Starting with Chef

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imageYou might be asking yourself why a network engineer would be concerning himself with a product like Chef.  It’s a long story, but lets start by saying that my interest was first peaked when I heard that the new line of Cisco Nexus switches would have a integrated Chef client.  I’ve known about Chef and Puppet for a long time, but I’ve never really sat down and looked to see how they worked.  So rather than starting with Chef on Nexus, I thought it would be prudent to get some base experience with the application in a more ‘normal’ application.

So how does this fit into networking?  I think we can all agree that data center networking can change.  I’m carefully phrasing that statement by using the word ‘can’.  If you don’t know it already, I don’t buy the ‘SDN will change everything you do’ line of thinking.  In fact, I try as hard as I can not even to use the term SDN.  Why?  Because it’s far too vague of a term that can mean almost anything depending on you how you want to interpret it.  Beyond being a catch phrase , it really doesn’t mean much to me.

I like to think that this next generation of networking really boils down to how we tell the control plane what to do.  AKA, having a more intelligent network that can act and react based on things that don’t happen or aren’t visible in a  single switches local control plane.  How this is done is up to you.  Many vendors are coming up with controller based solutions to solve this.  But the base premise is that there’s a higher level policy model that tells nodes (switches, servers, routers, etc.) what to do.  A key piece of this is keeping that policy model generic enough to be used repetitively and without having to write custom code for custom objects.  If you can ask a device to do something and have it perform its own local logic to complete that task, then you have what boils down to an abstraction layer.  Boiled down further, you end up with the ability to scale exponentially higher than you could have before with just local control and policy on each node or device.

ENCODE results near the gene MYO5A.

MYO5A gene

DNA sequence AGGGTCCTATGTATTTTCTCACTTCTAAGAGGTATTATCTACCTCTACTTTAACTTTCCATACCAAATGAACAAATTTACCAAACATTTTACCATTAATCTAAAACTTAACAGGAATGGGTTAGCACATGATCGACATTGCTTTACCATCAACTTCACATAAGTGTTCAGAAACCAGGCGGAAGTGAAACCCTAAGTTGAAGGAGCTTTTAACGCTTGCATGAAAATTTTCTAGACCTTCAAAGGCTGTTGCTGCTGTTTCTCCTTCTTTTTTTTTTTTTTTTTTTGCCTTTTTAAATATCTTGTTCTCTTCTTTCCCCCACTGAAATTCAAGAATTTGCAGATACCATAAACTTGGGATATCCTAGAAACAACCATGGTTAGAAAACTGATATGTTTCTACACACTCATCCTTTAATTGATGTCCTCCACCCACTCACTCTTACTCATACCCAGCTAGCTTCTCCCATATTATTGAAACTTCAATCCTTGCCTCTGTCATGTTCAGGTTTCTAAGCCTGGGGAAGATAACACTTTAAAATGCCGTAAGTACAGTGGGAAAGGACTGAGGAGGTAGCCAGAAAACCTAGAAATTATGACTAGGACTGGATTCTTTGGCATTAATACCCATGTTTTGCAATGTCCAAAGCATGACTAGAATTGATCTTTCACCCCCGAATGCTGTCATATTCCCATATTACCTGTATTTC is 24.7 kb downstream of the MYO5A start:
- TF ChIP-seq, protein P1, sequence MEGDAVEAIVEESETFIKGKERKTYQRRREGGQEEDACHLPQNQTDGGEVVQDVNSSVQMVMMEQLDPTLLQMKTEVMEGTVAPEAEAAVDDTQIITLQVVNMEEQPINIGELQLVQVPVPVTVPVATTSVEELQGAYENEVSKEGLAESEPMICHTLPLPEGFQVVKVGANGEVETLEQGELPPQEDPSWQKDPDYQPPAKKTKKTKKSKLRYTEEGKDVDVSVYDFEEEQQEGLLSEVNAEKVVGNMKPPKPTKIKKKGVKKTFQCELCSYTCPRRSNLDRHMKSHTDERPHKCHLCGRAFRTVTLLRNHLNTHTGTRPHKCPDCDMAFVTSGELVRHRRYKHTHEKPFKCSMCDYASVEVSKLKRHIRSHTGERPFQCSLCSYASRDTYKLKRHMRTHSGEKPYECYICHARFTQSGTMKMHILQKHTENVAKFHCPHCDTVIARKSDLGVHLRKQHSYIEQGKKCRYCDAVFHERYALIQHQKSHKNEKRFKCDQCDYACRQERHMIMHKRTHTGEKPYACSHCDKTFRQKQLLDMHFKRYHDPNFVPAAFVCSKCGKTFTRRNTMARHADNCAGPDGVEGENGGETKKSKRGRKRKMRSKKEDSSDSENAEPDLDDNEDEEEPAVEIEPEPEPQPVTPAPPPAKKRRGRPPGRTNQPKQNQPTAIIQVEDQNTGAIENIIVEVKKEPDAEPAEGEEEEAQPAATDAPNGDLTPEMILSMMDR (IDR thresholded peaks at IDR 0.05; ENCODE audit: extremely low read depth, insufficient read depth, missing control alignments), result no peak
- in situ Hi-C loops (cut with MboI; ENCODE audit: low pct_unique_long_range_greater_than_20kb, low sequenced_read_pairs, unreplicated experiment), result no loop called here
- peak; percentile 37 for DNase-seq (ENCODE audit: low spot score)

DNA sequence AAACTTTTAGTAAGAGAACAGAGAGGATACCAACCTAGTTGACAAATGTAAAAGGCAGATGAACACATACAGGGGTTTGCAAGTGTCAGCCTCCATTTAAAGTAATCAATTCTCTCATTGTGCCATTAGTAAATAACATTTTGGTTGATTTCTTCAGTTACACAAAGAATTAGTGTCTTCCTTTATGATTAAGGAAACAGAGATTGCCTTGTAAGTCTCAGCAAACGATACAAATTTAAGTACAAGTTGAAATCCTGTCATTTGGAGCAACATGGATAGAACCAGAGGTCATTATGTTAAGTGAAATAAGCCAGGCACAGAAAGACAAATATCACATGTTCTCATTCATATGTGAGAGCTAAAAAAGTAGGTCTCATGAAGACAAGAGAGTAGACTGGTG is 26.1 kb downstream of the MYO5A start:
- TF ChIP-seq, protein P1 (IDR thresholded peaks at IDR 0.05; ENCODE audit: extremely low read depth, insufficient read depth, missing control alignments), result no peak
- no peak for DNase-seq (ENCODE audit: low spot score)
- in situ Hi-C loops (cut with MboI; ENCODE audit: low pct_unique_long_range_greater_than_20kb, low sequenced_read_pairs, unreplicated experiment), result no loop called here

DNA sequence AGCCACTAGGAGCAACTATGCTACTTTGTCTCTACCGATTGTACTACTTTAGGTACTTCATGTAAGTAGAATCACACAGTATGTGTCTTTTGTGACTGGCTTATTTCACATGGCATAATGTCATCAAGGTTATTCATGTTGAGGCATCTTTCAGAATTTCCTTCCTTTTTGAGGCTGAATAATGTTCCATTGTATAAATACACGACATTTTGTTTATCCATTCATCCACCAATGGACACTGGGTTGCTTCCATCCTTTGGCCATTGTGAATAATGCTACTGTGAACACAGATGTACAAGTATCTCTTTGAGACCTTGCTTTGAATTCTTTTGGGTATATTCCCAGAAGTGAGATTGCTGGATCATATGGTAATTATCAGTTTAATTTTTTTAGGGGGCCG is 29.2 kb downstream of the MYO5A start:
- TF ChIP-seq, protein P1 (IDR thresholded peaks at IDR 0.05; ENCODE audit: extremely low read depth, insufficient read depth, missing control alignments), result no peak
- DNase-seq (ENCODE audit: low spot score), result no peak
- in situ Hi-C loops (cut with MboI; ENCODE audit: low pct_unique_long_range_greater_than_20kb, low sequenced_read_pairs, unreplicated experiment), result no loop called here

So how does Chef tie in?  Simple, Chef lets you set policy on an end node based on all sorts of attributes.  When we start looking at Chef, we’ll start by using a Linux server as the node.  You’ll see that I can set a base policy for how I want the node to behave.  This includes what files I want on the server, what applications I want installed, and lots of other attributes.  Each time the Chef client is run, the node checks in with the server to make sure its local policy still matches with what the server says it should be.  If a file changes, it downloads the new one, if the applications change, it installs or uninstalls. Not only does this give you the ability to quickly provision nodes, it also gives you the ability to ensure that nodes stay in compliance on an ongoing basis.  So would this example be a full abstraction? Likely not. Some commands and attributes will depend on the OS the server is running. However, this is a step in the right direction so its certainly worth checking out.

In the networking world, I can see this as being a powerful tool for device configuration and base policy management.  On top of that, this gives us another option on how we interact with the network.  I’m a big believer in having options and I don’t think there’s a silver bullet (yet) for how to manage network devices.  The next series of posts will include how to install Chef server, Chef Client, and interact with Chef using he knife command from the Chef client.   I’m hoping after we get some experience with Chef on a server, we can see how it works on the Nexus 9k.

Stay tuned!

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